Re: "Enhanced" MD code avaible for review
From: Justin T. Gibbs
Date: Fri Mar 26 2004 - 15:48:18 EST
>> There is a certain amount of metadata that -must- be updated at runtime,
>> as you recognize. Over and above what MD already cares about, DDF and
>> its cousins introduce more items along those lines: event logs, bad
>> sector logs, controller-level metadata... these are some of the areas I
>> think Justin/Scott are concerned about.
> I'm sure these things could be accommodated within DM. Nothing in DM prevents
> having some sort of in-kernel metadata knowledge. In fact, other DM modules
> already do - dm-snapshot and the above mentioned dm-mirror both need to do
> some amount of in-kernel status updating. But I see this as completely
> separate from in-kernel device discovery (which we seem to agree is the wrong
> direction). And IMO, well designed metadata will make this "split" very
> obvious, so it's clear which parts of the metadata the kernel can use for
> status, and which parts are purely for identification (which the kernel thus
> ought to be able to ignore).
We don't have control over the meta-data formats being used by the industry.
Coming up with a solution that only works for "Linux Engineered Meta-data
formats" removes any possibility of supporting things like DDF, Adaptec
ASR, and a host of other meta-data formats that can be plugged into things
like EMD. In the two cases we are supporting today with EMD, the records
required for doing discovery reside in the same sectors as those that need
to be updated at runtime from some "in-core" context.
> The main point I'm trying to get across here is that DM provides a simple yet
> extensible kernel framework for a variety of storage management tasks,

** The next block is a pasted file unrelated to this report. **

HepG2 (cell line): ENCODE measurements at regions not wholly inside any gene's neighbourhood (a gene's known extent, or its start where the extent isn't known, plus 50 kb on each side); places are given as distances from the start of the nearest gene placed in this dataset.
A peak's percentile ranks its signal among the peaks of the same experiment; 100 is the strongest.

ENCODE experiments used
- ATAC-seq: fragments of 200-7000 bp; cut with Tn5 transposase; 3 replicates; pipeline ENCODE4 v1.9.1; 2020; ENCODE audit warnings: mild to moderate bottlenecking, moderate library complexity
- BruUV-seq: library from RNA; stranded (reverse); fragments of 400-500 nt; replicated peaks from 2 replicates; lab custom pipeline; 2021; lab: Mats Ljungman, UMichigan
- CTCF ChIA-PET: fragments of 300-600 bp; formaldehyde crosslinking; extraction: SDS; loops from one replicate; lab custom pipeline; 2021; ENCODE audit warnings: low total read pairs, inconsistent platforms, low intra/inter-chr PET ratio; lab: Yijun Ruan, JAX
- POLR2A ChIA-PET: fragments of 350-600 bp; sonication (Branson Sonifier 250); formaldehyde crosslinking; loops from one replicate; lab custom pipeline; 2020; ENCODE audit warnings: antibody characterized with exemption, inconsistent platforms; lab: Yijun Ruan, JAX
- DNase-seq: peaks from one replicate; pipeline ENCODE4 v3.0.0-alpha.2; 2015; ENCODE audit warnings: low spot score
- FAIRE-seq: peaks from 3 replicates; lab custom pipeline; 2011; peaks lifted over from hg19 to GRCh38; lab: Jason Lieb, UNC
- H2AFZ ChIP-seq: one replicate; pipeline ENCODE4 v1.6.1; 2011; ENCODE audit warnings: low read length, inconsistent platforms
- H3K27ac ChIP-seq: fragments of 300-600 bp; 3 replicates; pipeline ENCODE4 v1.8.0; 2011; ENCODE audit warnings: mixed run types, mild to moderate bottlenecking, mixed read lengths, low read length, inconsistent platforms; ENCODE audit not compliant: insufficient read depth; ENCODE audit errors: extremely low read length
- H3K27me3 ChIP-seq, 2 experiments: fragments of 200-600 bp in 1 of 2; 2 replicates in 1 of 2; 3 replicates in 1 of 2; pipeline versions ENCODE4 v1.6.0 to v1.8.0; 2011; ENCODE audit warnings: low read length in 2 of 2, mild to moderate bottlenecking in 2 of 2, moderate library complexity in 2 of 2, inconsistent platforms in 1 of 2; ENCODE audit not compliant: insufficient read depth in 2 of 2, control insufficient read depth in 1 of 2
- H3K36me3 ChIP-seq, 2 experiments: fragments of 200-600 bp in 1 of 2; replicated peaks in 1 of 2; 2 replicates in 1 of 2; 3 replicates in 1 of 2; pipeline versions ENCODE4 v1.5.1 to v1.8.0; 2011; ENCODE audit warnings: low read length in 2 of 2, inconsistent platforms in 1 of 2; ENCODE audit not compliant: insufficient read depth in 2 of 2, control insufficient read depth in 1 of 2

> including a lot more than just RAID. I think it would be a huge benefit for
> the RAID drivers to make use of this framework to provide functionality
> beyond what is currently available.
DM is a transform layer that has the ability to pause I/O while that
transform is updated from userland. That's all it provides. As such,
it is perfectly suited to some types of logical volume management
applications. But that is as far as it goes. It does not have any
support for doing "sync/resync/scrub" type operations or any generic
support for doing anything with meta-data. In all of the examples you
have presented so far, you have not explained how this part of the equation
is handled. Sure, adding a member to a RAID1 is trivial. Just pause the
I/O, update the transform, and let it go. Unfortunately, that new member
is not in sync with the rest. The transform must be aware of this and only
trust the member below the sync mark. How is this information communicated
to the transform? Who updates the sync mark? Who copies the data to the
new member while guaranteeing that an in-flight write does not occur to the
area being synced? If you intend to add all of this to DM, then it is no
longer any "simpler" or more extensible than EMD.
Don't take my arguments the wrong way. I believe that DM is useful
for what it was designed for: LVM. It does not, however, provide the
machinery required for it to replace a generic RAID stack. Could
you merge a RAID stack into DM. Sure. Its only software. But for
it to be robust, the same types of operations MD/EMD perform in kernel
space will have to be done there too.
The simplicity of DM is part of why it is compelling. My belief is that
merging RAID into DM will compromise this simplicity and divert DM from
what it was designed to do - provide LVM transforms.
As for RAID discovery, this is the trivial portion of RAID. For an extra
10% or less of code in a meta-data module, you get RAID discovery. You
also get a single point of access to the meta-data, avoid duplicated code,
and complex kernel/user interfaces. There seems to be a consistent feeling
that it is worth compromising all of these benefits just to push this 10%
of the meta-data handling code out of the kernel (and inflate it by 5 or
6 X duplicating code already in the kernel). Where are the benefits of
this userland approach?
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